"For me, living in Qatar and also coming from South Africa, it's quite frustrating to see how these bids are questioned - particularly in the western media," Dr Swart-Arries said.

"In Paris, women are challenged by the current regulations. Every Olympics needs to question human rights.

"After Paris, it is Los Angeles 2028. Why not look at the whole issue of gun violence in the United States as an example of where changes needed to be made?

"Any Games can be used to enhance and improve human rights or make significant positive contributions."

  • What benefits will it bring?


Image caption: The medal prospects of Egyptian athletes could be boosted if they have the chance to compete in front of home crowds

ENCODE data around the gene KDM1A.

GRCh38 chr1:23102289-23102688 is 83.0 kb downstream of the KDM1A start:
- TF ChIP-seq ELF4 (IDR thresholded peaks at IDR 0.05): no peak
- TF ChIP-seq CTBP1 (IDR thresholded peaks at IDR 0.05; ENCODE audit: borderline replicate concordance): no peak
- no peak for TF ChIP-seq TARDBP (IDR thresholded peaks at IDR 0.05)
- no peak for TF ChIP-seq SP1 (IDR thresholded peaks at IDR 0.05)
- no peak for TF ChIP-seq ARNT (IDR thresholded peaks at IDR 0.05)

Despite the cost of staging the Olympics, the prestige and subsequent attention - including a TV audience measured in the billions - is usually worth it.

"I think it (an Egyptian Games) will be profitable because the main profit of any Olympic Games is the broadcasting," El Erian said.

Sam Ramsamy, once president of South Africa's NOC and a former IOC member, says it is "high time" the Olympics comes to Africa and there would be benefits "right across the board".

"It encompasses economics, human rights, development in all aspects, and climate change, which is very important at this particular stage," he told BBC Sport Africa.

"Not too long ago, Cairo held the COP programme on the environment.

"Most importantly, it will inspire all of Africa. It [will show] that Africa is not just a sleeping giant, it is a giant that is awake."